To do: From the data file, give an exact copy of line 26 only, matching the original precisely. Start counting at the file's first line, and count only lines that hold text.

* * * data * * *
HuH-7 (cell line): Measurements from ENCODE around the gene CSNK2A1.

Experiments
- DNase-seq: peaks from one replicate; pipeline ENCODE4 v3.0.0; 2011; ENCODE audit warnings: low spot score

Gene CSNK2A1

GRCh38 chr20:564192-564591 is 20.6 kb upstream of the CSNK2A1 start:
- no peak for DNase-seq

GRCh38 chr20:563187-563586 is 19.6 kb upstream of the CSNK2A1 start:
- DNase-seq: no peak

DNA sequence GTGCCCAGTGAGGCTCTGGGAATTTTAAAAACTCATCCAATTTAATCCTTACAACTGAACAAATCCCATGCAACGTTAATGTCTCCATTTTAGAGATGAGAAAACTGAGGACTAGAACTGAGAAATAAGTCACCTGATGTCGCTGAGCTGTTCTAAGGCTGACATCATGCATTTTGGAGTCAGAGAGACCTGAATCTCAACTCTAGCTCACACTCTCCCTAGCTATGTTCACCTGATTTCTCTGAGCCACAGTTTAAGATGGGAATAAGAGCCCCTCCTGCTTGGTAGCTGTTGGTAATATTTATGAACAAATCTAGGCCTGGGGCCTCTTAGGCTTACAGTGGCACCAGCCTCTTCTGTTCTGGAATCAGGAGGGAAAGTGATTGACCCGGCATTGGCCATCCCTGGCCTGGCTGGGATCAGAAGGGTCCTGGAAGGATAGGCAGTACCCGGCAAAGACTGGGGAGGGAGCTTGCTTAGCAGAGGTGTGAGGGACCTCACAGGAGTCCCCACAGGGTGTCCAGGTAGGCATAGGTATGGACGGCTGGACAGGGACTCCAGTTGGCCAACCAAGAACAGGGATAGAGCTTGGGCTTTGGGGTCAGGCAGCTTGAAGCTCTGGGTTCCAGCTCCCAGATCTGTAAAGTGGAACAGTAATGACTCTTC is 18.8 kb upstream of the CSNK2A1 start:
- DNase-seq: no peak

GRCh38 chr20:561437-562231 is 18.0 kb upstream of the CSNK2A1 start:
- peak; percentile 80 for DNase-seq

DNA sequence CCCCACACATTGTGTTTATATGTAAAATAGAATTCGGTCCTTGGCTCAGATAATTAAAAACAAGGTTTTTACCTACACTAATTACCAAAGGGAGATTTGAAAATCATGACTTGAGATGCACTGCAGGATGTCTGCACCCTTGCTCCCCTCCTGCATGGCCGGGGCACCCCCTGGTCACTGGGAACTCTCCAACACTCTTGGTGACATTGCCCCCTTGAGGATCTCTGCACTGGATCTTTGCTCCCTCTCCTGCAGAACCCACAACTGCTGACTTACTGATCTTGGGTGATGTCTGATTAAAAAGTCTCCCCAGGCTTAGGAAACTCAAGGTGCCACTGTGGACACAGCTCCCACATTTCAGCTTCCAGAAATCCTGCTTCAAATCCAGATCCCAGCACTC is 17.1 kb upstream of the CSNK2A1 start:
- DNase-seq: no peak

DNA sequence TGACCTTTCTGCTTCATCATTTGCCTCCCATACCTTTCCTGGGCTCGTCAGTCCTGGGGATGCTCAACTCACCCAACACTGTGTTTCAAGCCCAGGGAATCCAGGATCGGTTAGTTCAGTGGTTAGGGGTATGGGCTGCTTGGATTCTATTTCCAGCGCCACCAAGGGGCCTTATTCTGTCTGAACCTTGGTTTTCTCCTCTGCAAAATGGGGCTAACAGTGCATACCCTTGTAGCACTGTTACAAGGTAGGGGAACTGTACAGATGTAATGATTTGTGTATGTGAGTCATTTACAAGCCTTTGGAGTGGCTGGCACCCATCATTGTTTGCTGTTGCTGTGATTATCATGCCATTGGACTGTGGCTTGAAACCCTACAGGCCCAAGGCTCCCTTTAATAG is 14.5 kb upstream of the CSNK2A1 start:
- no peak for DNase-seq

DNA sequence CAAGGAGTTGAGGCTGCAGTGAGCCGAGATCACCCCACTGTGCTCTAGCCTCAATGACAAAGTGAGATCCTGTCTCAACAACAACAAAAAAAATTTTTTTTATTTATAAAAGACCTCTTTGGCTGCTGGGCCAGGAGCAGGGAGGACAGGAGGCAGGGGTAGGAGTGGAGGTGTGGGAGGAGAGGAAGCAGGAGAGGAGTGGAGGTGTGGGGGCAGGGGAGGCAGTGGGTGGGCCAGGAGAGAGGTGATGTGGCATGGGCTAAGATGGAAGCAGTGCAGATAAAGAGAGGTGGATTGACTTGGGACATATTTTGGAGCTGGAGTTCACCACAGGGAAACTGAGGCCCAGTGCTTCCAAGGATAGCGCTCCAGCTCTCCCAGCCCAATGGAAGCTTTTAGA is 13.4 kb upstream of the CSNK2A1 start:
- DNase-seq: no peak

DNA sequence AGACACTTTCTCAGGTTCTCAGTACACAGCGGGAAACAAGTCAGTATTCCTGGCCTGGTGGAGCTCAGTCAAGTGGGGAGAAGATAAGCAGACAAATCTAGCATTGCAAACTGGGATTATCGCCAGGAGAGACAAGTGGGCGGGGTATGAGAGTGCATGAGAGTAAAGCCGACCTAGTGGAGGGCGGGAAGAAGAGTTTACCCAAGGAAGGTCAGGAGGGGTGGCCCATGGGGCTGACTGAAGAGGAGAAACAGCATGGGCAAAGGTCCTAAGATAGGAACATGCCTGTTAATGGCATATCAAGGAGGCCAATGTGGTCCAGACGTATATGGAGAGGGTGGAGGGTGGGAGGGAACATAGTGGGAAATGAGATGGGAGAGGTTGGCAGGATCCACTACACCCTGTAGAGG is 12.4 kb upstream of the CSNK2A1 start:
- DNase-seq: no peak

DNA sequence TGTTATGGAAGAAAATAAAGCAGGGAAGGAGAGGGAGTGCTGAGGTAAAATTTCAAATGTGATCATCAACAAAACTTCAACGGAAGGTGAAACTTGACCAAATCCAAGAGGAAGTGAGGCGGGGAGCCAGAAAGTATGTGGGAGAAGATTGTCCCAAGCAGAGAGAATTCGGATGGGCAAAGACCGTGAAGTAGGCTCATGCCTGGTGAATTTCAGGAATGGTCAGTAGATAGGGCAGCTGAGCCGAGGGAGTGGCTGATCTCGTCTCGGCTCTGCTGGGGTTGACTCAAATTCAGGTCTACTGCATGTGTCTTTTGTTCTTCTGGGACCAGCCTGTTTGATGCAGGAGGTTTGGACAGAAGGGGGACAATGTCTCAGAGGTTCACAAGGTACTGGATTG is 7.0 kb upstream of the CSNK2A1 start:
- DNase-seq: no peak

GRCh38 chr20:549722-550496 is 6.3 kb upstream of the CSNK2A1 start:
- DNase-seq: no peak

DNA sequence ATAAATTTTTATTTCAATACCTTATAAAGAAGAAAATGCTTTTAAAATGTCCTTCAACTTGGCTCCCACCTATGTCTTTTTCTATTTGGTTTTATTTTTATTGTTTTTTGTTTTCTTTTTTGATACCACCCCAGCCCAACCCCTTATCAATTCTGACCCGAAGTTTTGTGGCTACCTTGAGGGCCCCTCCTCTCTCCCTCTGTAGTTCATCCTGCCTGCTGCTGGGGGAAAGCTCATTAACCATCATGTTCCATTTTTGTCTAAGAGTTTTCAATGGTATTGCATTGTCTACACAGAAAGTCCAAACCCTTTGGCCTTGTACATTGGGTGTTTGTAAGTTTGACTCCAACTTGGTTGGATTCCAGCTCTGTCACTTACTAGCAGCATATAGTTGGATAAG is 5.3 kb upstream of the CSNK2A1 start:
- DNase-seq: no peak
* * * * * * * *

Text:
- DNase-seq: no peak